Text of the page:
Tuesday, Feb 12, 2013 1:29 PM UTC
What does a police state look like?
Violence, arrests of Occupy protesters and stop-and-frisk. Plus: A worshipful media
By David Sirota
When people think of Denver, many think of skiing and, since the last election, marijuana. But from here in the Mile High City, things seem a bit different. In the day to day operation of the city, we aren’t as much defined by snow and pot as we are by the fact that we live under the rule of an increasingly brutal police force. It is a police force that our political leaders are more than happy to deploy to punish undesirables, and worse, that the most powerful media organ is more than happy to defend.
We have become, in short, a national cautionary tale — one that no doubt epitomizes similar trends throughout the country.
This sad situation has been long in the making. Over the last decade, while then-Mayor John Hickenlooper was gaining national plaudits for his geek-scientist charm, he was overseeing a police department that has become so violent toward citizens, that the U.S. Department of Justice is now considering a formal civil rights investigation. In all, a Cato Institute study shows that in terms of official misconduct, Denver’s police force is the sixth worst in the entire country.
The highest-profile incidents tell the bigger story.
For instance, after the 2008 Democratic convention, Hickenlooper’s administration was forced to settle a lawsuit showing evidence that he ordered his police force to engage in “indiscriminate arrests.”
In 2011, new Mayor Michael Hancock joined with now-Gov. Hickenlooper to become the first government officials to sic riot-gear-clad police on peaceful Occupy Denver protesters, thus turning the state Capitol grounds into the visual definition of the term “police state.” The episode included firing tear gas and rubber bullets at unarmed citizens.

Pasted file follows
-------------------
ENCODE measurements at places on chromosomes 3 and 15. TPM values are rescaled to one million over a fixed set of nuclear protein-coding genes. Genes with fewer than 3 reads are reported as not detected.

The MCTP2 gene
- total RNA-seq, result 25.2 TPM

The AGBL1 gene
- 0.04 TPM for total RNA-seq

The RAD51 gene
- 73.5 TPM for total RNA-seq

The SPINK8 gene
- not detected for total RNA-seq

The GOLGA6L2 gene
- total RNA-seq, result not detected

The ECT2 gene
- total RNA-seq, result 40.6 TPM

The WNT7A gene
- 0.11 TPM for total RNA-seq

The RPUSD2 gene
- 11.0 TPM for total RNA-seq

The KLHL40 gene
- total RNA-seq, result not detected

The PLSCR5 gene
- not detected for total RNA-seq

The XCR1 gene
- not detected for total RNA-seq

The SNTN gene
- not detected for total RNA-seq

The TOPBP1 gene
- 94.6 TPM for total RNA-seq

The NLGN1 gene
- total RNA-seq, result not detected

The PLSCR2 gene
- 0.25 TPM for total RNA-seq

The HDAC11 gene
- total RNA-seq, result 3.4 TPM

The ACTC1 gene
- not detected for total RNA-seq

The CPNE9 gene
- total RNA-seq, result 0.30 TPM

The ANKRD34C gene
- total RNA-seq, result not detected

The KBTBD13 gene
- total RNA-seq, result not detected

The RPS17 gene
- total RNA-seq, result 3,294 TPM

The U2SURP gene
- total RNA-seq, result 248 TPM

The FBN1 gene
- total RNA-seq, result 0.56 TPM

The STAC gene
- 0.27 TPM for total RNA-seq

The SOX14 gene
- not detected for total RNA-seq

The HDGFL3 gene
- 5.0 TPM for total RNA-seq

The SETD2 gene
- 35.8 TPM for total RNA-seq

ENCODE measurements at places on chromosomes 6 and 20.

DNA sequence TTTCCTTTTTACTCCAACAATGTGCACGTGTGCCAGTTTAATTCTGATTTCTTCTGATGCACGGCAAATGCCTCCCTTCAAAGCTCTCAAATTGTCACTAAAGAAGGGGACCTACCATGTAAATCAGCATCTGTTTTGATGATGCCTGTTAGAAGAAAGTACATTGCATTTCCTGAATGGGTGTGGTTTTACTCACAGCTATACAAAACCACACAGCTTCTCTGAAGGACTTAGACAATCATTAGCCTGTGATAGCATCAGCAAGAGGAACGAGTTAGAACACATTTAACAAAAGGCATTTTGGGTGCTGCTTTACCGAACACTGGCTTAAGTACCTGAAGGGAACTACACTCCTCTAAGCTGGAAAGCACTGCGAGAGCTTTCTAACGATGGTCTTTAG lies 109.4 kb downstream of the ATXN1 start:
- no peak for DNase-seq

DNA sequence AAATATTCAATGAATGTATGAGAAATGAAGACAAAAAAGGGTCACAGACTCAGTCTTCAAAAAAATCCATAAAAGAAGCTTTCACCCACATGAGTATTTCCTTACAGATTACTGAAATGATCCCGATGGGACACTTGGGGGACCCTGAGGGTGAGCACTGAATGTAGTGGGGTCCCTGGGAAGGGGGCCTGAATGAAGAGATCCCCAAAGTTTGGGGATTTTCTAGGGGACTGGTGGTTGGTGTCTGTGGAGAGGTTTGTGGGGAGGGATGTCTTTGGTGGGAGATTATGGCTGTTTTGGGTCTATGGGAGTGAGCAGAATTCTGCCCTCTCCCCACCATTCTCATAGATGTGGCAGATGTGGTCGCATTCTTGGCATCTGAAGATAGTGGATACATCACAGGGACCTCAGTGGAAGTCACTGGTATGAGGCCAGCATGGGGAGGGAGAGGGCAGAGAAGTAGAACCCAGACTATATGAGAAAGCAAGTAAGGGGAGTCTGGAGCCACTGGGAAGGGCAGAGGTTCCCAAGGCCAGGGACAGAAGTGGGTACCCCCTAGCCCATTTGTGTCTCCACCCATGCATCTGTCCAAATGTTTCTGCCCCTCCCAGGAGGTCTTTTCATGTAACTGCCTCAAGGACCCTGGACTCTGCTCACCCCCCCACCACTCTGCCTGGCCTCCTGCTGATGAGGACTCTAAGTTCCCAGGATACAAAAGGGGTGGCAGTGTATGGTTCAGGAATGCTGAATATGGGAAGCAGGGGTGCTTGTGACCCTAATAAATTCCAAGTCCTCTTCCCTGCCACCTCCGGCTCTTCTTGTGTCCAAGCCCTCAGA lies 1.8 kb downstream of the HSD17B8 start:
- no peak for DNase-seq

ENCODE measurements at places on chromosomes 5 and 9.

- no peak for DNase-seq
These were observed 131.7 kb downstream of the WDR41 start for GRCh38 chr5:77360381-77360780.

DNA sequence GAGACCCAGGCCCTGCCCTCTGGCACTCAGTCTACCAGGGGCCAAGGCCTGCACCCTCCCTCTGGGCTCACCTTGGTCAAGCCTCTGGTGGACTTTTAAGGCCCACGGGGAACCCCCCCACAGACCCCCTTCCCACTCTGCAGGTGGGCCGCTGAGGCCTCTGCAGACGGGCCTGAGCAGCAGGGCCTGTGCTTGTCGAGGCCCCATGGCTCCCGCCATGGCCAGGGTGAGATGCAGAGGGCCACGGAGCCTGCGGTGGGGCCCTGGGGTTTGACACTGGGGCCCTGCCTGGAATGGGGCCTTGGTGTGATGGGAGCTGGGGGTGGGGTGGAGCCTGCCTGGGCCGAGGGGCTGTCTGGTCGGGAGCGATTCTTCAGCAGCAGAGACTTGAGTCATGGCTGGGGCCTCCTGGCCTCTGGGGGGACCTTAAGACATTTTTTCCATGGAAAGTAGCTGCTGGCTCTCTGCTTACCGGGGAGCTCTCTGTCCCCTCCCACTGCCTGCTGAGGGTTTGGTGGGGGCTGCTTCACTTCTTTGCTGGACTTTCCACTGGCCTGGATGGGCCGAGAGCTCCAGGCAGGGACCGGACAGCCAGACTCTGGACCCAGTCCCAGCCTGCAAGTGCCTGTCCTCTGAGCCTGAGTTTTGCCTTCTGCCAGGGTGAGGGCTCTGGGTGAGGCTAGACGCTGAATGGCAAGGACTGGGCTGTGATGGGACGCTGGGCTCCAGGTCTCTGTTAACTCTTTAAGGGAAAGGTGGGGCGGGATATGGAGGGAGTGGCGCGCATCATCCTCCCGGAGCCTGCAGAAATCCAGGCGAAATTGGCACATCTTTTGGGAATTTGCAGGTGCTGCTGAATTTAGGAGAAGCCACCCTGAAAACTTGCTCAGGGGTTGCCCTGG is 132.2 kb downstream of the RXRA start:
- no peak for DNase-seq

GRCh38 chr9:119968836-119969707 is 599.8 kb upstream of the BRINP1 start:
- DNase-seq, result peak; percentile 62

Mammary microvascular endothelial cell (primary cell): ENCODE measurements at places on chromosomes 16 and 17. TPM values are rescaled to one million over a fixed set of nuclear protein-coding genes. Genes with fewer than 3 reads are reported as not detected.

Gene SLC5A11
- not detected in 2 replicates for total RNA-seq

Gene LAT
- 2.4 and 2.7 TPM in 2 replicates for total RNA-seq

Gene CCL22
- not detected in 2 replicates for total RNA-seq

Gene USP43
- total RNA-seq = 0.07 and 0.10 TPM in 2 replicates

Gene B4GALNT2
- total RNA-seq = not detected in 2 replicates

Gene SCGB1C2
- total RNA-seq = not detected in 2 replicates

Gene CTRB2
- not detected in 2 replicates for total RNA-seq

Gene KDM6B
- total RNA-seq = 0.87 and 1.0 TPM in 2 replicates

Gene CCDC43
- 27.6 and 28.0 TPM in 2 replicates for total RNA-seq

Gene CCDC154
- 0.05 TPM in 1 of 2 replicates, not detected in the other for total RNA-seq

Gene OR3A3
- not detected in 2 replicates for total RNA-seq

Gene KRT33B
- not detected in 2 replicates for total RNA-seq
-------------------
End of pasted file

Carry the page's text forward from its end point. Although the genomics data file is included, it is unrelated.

As a follow-up, rather than initiating a formal investigation into the police, the Denver City Council then passed an ordinance empowering police to arrest homeless people, effectively criminalizing poverty in the middle of a recession and foreclosure crisis. Meanwhile, as the police department continues to reinstate officers who have been caught brutally beating citizens, the department’s independent oversight office is so flooded with brutality charges that it cannot even process them all.
Considering this, you might think that the state’s largest newspaper, the Denver Post, would be sounding the alarm. But quite the opposite has happened: It has used its monopoly power to cheer on the police state.
Check out the member blogs, videos, and discussions http://12160.info/